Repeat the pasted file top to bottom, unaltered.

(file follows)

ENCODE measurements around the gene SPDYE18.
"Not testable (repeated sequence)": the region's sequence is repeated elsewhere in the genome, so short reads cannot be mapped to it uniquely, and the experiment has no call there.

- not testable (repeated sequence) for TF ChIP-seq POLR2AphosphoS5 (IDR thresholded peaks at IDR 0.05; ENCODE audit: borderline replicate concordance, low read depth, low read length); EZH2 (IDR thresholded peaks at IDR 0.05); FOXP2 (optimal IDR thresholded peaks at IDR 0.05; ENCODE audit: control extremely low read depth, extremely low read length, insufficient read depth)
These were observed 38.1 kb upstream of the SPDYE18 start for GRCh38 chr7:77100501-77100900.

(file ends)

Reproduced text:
ENCODE measurements around the gene SPDYE18.
"Not testable (repeated sequence)": the region's sequence is repeated elsewhere in the genome, so short reads cannot be mapped to it uniquely, and the experiment has no call there.

- not testable (repeated sequence) for TF ChIP-seq POLR2AphosphoS5 (IDR thresholded peaks at IDR 0.05; ENCODE audit: borderline replicate concordance, low read depth, low read length); EZH2 (IDR thresholded peaks at IDR 0.05); FOXP2 (optimal IDR thresholded peaks at IDR 0.05; ENCODE audit: control extremely low read depth, extremely low read length, insufficient read depth)
These were observed 38.1 kb upstream of the SPDYE18 start for GRCh38 chr7:77100501-77100900.